Preprints
https://doi.org/10.5194/egusphere-2024-1506
https://doi.org/10.5194/egusphere-2024-1506
11 Jun 2024
 | 11 Jun 2024
Status: this preprint is open for discussion.

Temporal dynamic vulnerability – Impact of antecedent events on residential building losses to wind storm events in Germany

Andreas Trojand, Henning Rust, and Uwe Ulbrich

Abstract. Severe winter storm events are one of Central Europe's most damaging natural hazards, therefore particularly in focus for disaster risk management. One key factor for risk is vulnerability. Risk assessments often assume vulnerability as constant. This is, however, not always a justifiable assumption. This work seeks and quantifies a potential dynamic of vulnerability for residential buildings in Germany. A likely factor affecting the dynamics of vulnerability is the hazard itself. As an extreme events may destroy the most vulnerable elements, it is likely that the subsequent rebuilding or repair will reduce their vulnerability for following events. Therefore, the intensity of the previous events and the resulting damage can be assumed to be a decisive factor in changing vulnerability. A second important factor is the time period between the previous and current event. If the next event occurs during the reconstruction phase, vulnerability might be higher than when the reconstruction phase is completed.

We analyze the role of previous storm events for the vulnerability of residential buildings. For this purpose, generalized additive models are implemented to estimate vulnerability as a function of the intensity of the previous event and the time interval between the events. The damage is extracted from a 23-year-long data set of the daily storm and hail losses for insured residential buildings in Germany on the administrative district level provided by the German Insurance Association, and the hazard component is described by the daily maximum wind load calculated from the ERA5 reanalysis. The results show a negative relationship between the previous event's intensity and the current event's damage. The duration between two events shows a significant reduction of the damage for events occurring one or more winter seasons ago compared to events occurring within the same season. On a daily scale, the first five to ten days are especially crucial for vulnerability reduction.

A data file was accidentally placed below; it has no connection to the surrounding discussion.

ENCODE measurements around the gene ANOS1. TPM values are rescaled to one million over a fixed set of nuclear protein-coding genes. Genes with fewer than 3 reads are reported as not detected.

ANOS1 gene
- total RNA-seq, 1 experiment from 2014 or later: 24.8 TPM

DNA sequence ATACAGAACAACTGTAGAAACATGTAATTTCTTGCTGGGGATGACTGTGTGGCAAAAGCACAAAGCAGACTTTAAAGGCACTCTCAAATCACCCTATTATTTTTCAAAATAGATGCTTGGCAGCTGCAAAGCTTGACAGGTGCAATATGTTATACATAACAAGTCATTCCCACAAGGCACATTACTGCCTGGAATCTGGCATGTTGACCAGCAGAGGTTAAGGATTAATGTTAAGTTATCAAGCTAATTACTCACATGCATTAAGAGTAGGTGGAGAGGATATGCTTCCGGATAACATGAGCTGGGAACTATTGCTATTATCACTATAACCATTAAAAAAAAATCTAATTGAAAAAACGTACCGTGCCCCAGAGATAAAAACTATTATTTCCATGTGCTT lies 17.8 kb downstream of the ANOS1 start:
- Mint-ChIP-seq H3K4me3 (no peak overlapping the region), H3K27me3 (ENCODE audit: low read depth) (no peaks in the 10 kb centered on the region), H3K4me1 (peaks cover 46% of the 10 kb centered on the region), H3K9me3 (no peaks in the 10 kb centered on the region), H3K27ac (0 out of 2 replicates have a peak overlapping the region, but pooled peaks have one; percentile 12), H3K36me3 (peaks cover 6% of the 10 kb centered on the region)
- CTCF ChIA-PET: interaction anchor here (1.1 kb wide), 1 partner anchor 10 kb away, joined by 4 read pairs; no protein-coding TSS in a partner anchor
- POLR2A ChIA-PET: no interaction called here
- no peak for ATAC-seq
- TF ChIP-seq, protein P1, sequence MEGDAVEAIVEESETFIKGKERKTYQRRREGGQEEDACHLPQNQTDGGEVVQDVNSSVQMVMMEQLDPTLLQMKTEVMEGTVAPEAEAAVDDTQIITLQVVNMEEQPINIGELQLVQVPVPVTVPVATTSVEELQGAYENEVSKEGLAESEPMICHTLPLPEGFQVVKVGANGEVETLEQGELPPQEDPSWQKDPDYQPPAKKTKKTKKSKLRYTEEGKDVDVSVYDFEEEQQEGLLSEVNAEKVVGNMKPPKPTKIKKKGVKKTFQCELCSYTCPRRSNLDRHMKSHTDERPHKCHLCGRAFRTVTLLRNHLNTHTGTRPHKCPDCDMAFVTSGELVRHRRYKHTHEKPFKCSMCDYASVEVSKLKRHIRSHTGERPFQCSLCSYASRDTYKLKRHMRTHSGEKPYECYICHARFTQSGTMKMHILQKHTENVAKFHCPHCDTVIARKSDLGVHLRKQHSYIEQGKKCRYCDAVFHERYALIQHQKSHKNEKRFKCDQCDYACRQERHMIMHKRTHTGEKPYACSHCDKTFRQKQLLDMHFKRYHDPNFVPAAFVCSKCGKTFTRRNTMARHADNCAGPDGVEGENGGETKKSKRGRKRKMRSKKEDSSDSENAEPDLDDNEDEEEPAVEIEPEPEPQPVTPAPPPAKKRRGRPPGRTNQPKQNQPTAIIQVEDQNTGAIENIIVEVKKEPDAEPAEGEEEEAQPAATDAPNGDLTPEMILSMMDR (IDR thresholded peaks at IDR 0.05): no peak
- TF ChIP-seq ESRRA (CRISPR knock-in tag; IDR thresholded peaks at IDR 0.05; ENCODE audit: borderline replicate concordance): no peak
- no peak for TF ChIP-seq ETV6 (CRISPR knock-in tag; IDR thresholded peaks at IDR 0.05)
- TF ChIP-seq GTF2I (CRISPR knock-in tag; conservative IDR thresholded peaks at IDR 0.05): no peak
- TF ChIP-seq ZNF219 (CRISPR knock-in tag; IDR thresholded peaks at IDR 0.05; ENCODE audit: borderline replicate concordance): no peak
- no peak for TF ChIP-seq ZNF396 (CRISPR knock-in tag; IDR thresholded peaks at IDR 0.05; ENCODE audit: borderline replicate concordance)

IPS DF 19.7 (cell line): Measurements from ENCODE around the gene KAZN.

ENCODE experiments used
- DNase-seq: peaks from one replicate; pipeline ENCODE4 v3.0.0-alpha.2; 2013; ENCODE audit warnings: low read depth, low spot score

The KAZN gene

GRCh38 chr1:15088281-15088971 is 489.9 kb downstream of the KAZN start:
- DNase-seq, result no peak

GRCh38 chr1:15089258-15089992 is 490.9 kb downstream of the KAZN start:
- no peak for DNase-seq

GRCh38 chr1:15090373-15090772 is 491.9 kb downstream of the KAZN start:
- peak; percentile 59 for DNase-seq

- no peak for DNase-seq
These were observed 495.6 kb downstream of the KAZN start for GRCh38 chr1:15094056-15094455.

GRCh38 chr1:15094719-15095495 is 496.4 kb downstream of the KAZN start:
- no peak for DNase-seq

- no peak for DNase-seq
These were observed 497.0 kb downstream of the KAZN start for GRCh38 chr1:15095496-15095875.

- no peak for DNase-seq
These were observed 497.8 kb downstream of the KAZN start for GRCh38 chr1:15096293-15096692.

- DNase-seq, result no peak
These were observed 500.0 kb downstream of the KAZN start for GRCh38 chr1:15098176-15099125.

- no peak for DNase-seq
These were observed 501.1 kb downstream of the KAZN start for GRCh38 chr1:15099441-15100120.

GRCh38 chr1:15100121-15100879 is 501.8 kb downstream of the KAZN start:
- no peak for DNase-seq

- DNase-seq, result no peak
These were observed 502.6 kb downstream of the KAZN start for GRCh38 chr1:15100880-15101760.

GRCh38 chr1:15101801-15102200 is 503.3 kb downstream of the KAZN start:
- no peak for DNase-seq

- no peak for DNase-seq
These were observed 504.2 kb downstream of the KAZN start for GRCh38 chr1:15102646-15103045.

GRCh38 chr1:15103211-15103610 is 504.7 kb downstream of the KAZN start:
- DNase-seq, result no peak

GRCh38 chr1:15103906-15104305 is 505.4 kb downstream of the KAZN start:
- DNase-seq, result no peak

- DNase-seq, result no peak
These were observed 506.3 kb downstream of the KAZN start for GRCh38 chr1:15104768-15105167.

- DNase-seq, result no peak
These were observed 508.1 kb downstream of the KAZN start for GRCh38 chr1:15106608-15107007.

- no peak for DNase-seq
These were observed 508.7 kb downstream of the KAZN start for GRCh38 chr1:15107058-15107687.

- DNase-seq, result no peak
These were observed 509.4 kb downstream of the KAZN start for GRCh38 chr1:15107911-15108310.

Publisher's note: Copernicus Publications remains neutral with regard to jurisdictional claims made in the text, published maps, institutional affiliations, or any other geographical representation in this preprint. The responsibility to include appropriate place names lies with the authors.
Andreas Trojand, Henning Rust, and Uwe Ulbrich

Status: open (until 23 Jul 2024)

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Andreas Trojand, Henning Rust, and Uwe Ulbrich
Andreas Trojand, Henning Rust, and Uwe Ulbrich

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Short summary
The study investigates how the intensity of previous windstorm events and the time between two events affect the vulnerability of residential buildings in Germany. By analyzing 23 years of data, it was found that higher intensity of previous events generally reduces vulnerability in subsequent storms, while shorter intervals between events increase vulnerability. The results emphasize the approach of considering vulnerability in risk assessments as temporal dynamic.